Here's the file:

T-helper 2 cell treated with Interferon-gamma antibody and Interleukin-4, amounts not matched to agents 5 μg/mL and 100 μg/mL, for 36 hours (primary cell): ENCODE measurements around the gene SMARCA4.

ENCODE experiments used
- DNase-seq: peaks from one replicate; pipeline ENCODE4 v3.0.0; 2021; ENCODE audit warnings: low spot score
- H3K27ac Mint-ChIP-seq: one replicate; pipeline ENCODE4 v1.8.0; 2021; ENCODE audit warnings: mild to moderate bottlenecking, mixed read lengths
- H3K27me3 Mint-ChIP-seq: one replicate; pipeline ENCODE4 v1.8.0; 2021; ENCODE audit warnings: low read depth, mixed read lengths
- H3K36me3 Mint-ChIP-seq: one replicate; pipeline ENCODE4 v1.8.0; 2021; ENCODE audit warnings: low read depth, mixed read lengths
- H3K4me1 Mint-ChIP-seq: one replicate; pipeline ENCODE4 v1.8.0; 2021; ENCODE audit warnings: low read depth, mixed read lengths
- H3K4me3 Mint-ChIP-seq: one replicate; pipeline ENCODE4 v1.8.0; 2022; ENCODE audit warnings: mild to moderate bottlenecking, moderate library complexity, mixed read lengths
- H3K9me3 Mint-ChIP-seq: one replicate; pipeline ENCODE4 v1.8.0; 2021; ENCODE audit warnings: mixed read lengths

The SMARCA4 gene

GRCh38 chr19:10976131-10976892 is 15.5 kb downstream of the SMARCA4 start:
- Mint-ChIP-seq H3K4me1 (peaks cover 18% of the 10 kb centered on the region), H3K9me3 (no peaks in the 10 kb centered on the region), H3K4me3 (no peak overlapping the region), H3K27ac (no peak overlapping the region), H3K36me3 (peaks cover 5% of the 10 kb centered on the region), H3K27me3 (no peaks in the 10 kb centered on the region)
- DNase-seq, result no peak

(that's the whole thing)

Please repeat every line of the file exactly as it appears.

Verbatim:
T-helper 2 cell treated with Interferon-gamma antibody and Interleukin-4, amounts not matched to agents 5 μg/mL and 100 μg/mL, for 36 hours (primary cell): ENCODE measurements around the gene SMARCA4.

ENCODE experiments used
- DNase-seq: peaks from one replicate; pipeline ENCODE4 v3.0.0; 2021; ENCODE audit warnings: low spot score
- H3K27ac Mint-ChIP-seq: one replicate; pipeline ENCODE4 v1.8.0; 2021; ENCODE audit warnings: mild to moderate bottlenecking, mixed read lengths
- H3K27me3 Mint-ChIP-seq: one replicate; pipeline ENCODE4 v1.8.0; 2021; ENCODE audit warnings: low read depth, mixed read lengths
- H3K36me3 Mint-ChIP-seq: one replicate; pipeline ENCODE4 v1.8.0; 2021; ENCODE audit warnings: low read depth, mixed read lengths
- H3K4me1 Mint-ChIP-seq: one replicate; pipeline ENCODE4 v1.8.0; 2021; ENCODE audit warnings: low read depth, mixed read lengths
- H3K4me3 Mint-ChIP-seq: one replicate; pipeline ENCODE4 v1.8.0; 2022; ENCODE audit warnings: mild to moderate bottlenecking, moderate library complexity, mixed read lengths
- H3K9me3 Mint-ChIP-seq: one replicate; pipeline ENCODE4 v1.8.0; 2021; ENCODE audit warnings: mixed read lengths

The SMARCA4 gene

GRCh38 chr19:10976131-10976892 is 15.5 kb downstream of the SMARCA4 start:
- Mint-ChIP-seq H3K4me1 (peaks cover 18% of the 10 kb centered on the region), H3K9me3 (no peaks in the 10 kb centered on the region), H3K4me3 (no peak overlapping the region), H3K27ac (no peak overlapping the region), H3K36me3 (peaks cover 5% of the 10 kb centered on the region), H3K27me3 (no peaks in the 10 kb centered on the region)
- DNase-seq, result no peak